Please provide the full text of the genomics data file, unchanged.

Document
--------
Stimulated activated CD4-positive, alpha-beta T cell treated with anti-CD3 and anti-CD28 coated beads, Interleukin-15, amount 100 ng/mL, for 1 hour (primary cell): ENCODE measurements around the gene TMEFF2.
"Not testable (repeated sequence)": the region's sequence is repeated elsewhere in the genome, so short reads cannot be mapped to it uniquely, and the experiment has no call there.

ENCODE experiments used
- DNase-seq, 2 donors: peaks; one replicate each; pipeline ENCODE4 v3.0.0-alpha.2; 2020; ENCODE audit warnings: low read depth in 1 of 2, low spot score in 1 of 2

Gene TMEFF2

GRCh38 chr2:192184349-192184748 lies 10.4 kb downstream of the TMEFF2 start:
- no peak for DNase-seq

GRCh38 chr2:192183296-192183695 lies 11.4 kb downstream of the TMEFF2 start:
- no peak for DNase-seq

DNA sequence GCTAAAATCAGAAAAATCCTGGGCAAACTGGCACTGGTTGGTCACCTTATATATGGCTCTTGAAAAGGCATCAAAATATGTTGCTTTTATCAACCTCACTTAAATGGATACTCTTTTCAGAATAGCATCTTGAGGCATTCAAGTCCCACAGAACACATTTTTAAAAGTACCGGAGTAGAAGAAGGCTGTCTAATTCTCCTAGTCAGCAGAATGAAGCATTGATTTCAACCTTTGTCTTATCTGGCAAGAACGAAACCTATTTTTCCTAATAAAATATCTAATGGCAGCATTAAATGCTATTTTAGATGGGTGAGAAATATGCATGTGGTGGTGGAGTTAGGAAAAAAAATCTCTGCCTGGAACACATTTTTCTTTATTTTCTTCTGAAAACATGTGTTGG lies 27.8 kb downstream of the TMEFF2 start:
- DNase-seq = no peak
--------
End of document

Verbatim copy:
Stimulated activated CD4-positive, alpha-beta T cell treated with anti-CD3 and anti-CD28 coated beads, Interleukin-15, amount 100 ng/mL, for 1 hour (primary cell): ENCODE measurements around the gene TMEFF2.
"Not testable (repeated sequence)": the region's sequence is repeated elsewhere in the genome, so short reads cannot be mapped to it uniquely, and the experiment has no call there.

ENCODE experiments used
- DNase-seq, 2 donors: peaks; one replicate each; pipeline ENCODE4 v3.0.0-alpha.2; 2020; ENCODE audit warnings: low read depth in 1 of 2, low spot score in 1 of 2

Gene TMEFF2

GRCh38 chr2:192184349-192184748 lies 10.4 kb downstream of the TMEFF2 start:
- no peak for DNase-seq

GRCh38 chr2:192183296-192183695 lies 11.4 kb downstream of the TMEFF2 start:
- no peak for DNase-seq

DNA sequence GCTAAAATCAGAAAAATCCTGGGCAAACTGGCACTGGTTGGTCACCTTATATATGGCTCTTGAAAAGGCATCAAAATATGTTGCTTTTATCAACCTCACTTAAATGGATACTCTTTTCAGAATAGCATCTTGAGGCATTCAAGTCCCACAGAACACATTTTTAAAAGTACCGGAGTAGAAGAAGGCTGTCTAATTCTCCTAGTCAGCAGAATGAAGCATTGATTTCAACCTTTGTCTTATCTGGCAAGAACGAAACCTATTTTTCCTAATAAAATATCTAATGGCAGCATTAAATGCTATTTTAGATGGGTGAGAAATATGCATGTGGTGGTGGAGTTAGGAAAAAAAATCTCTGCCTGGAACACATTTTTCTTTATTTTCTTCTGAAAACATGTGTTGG lies 27.8 kb downstream of the TMEFF2 start:
- DNase-seq = no peak